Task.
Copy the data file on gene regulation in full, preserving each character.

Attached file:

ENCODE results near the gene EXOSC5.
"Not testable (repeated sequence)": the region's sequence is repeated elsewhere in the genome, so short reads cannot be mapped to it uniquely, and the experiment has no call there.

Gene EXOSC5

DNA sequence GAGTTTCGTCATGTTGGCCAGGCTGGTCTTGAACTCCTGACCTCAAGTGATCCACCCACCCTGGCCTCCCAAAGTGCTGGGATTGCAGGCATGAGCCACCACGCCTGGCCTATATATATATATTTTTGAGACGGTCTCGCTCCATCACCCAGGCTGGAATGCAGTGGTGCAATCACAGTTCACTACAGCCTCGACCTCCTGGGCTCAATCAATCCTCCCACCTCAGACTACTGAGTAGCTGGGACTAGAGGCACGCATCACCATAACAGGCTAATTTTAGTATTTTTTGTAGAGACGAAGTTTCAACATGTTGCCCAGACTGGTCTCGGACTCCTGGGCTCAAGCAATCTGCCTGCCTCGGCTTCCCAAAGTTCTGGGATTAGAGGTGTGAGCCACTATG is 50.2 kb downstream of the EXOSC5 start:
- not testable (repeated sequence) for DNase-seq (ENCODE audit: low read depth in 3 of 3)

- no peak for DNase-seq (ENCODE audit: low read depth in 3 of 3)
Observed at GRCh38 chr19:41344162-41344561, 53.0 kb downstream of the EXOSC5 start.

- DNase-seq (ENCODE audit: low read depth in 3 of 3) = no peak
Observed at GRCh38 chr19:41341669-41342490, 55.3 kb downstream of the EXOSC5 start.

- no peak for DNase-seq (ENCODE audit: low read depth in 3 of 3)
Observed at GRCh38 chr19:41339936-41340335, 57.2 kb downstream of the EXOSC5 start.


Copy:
ENCODE results near the gene EXOSC5.
"Not testable (repeated sequence)": the region's sequence is repeated elsewhere in the genome, so short reads cannot be mapped to it uniquely, and the experiment has no call there.

Gene EXOSC5

DNA sequence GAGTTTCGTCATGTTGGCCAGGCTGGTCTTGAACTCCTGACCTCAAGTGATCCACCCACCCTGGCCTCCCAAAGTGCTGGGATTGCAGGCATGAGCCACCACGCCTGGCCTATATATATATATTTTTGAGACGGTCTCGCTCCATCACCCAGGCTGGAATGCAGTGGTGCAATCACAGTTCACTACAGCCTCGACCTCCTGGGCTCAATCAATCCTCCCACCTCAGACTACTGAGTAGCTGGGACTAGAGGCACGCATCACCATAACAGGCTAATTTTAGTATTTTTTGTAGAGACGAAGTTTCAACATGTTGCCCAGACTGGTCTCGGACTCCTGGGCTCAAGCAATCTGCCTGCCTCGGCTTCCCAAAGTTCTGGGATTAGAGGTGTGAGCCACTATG is 50.2 kb downstream of the EXOSC5 start:
- not testable (repeated sequence) for DNase-seq (ENCODE audit: low read depth in 3 of 3)

- no peak for DNase-seq (ENCODE audit: low read depth in 3 of 3)
Observed at GRCh38 chr19:41344162-41344561, 53.0 kb downstream of the EXOSC5 start.

- DNase-seq (ENCODE audit: low read depth in 3 of 3) = no peak
Observed at GRCh38 chr19:41341669-41342490, 55.3 kb downstream of the EXOSC5 start.

- no peak for DNase-seq (ENCODE audit: low read depth in 3 of 3)
Observed at GRCh38 chr19:41339936-41340335, 57.2 kb downstream of the EXOSC5 start.